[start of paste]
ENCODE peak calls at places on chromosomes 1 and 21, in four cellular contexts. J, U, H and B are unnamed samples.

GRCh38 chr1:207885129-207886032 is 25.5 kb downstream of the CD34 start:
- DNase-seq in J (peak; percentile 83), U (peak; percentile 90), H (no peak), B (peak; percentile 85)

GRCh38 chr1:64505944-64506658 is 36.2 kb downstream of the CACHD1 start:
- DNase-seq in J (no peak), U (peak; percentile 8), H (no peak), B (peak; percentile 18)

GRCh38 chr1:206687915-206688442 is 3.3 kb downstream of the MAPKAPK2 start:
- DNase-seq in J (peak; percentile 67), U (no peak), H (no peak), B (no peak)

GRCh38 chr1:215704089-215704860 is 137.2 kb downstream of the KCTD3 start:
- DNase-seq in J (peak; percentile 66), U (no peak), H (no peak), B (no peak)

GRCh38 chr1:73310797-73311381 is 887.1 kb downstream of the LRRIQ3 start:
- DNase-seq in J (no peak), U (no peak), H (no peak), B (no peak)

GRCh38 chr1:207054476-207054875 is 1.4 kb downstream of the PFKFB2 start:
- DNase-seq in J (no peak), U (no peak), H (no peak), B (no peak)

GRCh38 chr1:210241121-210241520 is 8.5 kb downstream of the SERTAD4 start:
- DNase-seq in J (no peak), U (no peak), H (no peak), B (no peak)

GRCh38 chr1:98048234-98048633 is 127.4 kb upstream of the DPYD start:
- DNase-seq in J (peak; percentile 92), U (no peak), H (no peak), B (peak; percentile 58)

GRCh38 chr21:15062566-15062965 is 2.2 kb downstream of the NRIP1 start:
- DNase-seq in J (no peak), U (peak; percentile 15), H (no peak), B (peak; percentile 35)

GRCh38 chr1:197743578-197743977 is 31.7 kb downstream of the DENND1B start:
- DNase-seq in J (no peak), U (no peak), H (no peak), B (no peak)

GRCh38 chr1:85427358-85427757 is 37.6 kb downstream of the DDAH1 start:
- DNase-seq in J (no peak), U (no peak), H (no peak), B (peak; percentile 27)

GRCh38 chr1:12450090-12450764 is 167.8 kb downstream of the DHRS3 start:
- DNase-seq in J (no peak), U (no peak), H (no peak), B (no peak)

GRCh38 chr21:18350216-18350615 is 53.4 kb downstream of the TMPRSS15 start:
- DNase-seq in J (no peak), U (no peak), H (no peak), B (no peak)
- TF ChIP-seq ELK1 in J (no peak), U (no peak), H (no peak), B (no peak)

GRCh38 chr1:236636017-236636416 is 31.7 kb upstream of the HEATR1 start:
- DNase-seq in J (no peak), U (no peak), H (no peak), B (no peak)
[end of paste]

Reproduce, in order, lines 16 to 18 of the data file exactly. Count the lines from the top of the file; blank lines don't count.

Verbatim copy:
GRCh38 chr1:98048234-98048633 is 127.4 kb upstream of the DPYD start:
- DNase-seq in J (peak; percentile 92), U (no peak), H (no peak), B (peak; percentile 58)

GRCh38 chr21:15062566-15062965 is 2.2 kb downstream of the NRIP1 start: